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The Return of Summer

Effects of El Nino Will Linger at Beaches

June 03, 1998

Beach conditions during this post-El Nino spring and summer could be more dangerous than usual. The seasonal movement of sand appears to be more extreme, creating deeper inshore holes and stronger rip currents. Sandy-bottomed beaches from Orange County to Malibu have these holes, which are slowly filling in. Also, an excess of urban storm runoff is expected to affect water quality through July.

Hole hazard near shore

A. Heavy waves from storms push sand out to sea during winter, creating an uneven bottom where holes form. In spring, holes fill in as waves subside, but shallow and deep patches still exist.

B. These inshore holes also appear as long trenches. They can be found from

five feet offshore to out near breaking waves.

C. Holes are characterized by deep-colored flat areas where surf isn't breaking.

D. These holes act as "feeders," channeling water into rip currents. Water rushes into the deep spot, then rushes back to sea. Unsuspecting swimmers can be swept into these deep holes.

Holes also exist near piers and where creeks empty into the ocean. After storms, these creek mouths erode, creating a ditch that becomes an inshore hole. A month of flat conditions fills

Water quality report

Water samples taken from Santa Monica Bay beaches are graded by Heal the Bay on the risk of adverse health effects. Samples are taken in wet and dry weather. Grades for April:

*--*

Location Dry Wet Leo Carrillo State Beach A+ A+ Broad Beach A+ A+ Westward Beach A+ A+ Corral State Beach A+ A+ Surfrider County Beach* F F Malibu Pier F A+ Topanga State Beach* F F Pac. Coast Hwy. & Sunset Blvd. A+ A+ Will Rogers State Beach A+ A+ Santa Monica Canyon* F D Santa Monica (Montana Ave.) A+ A+ Santa Monica Pier* D F Venice City Beach (Brooks Ave.) A+ C Venice Pier C F Mother's Beach* (lifeguard tower) B F Ballona Creek* A+ D Dockweiler State Beach* A+ D Manhattan Beach Pier* A+ A+ Hermosa Beach (26th St.) A+ A+ Hermosa Beach Pier* A+ A+ Redondo Beach Pier* D A+ Malaga Cove* A+ A+ Palos Verdes Cove A+ A+ Cabrillo Beach* (oceanside) A+ A+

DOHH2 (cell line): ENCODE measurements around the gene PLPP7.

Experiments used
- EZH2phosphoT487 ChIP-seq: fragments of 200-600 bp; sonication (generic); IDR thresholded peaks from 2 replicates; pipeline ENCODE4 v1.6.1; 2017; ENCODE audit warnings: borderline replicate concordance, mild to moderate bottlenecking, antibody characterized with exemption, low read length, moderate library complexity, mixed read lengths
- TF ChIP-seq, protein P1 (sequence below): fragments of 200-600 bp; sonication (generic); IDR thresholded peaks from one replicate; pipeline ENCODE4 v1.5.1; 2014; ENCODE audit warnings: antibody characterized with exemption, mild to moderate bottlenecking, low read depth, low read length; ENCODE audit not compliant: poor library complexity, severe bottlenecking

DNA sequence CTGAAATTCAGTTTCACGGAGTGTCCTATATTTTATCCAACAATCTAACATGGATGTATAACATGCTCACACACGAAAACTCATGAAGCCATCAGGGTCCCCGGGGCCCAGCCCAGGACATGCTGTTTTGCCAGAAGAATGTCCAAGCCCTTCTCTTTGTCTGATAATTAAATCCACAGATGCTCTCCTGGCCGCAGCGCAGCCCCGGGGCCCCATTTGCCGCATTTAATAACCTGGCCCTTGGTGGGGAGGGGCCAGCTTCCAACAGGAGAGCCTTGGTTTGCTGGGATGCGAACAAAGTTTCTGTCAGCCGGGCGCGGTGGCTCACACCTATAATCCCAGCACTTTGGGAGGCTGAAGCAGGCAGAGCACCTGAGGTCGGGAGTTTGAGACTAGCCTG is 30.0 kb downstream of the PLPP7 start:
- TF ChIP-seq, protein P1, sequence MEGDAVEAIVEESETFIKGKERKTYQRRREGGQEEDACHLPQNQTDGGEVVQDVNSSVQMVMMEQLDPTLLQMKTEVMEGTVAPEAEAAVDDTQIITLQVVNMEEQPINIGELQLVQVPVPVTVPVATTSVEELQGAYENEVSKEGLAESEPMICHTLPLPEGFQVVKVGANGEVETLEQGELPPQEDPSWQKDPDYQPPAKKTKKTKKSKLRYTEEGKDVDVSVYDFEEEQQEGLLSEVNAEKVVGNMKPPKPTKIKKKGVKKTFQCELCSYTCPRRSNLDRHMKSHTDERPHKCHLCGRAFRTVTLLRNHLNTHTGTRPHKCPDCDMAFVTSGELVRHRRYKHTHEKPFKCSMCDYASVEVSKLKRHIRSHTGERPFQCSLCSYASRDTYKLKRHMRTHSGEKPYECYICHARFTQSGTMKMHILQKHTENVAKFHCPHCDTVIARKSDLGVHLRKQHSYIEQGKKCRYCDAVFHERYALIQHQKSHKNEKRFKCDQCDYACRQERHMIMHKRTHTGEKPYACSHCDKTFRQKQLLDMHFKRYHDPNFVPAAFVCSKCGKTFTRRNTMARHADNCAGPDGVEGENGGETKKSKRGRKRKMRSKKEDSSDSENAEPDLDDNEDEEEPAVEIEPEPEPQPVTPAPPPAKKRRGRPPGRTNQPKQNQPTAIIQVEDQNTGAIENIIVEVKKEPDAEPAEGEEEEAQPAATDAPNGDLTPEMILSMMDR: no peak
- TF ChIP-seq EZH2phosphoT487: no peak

*--*

*Daily sample taken; all others weekly

Lifeguard operations

Many rescues are riptide-related, according to L.A. County lifeguards. Last year set a record, due in part to warmer water courtesy of El Nino.

*--*

Year Rescues Attendance 1983* 12,428 78,899,604 1984 12,853 75,636,665 1985 7,498 59,622,884 1986 6,703 51,694,962 1987* 7,063 55,893,551 1988 4.960 59,561,476 1989 9,169 60,259,880 1990 8,561 56,337,739 1991 6,008 46,155,378 1992 11,729 58,024,023 1993* 10,466 55,265,657 1994* 8,311 50,369 739 1995 5,824 41,725,117 1996 11,216 53,188,115 1997* 14,096 53,594,562

*--*

* Strong El Nino years

Escaping a rip current

Rip currents are commonly created when a large amount of water is funneled by beach topography into narrow channels, then out to sea. A common mistake by swimmers in a rip current is trying to swim straight to shore. The proper way to escape:

A. Allow current to move you seaward; don't try to swim against the current, as thiscan drain your strength.

B. Once the current weakens--normally less than 100 yards from shore--swim parallel to the beach until the rip current disappears.

C. Swim toward the shore, riding incoming waves if possible.

Sources: County of Los Angeles Fire Department Lifeguard Operations; Surfrider Foundation; Heal the Bay. Researched by JULIE SHEER/ Los Angeles Times

these in.

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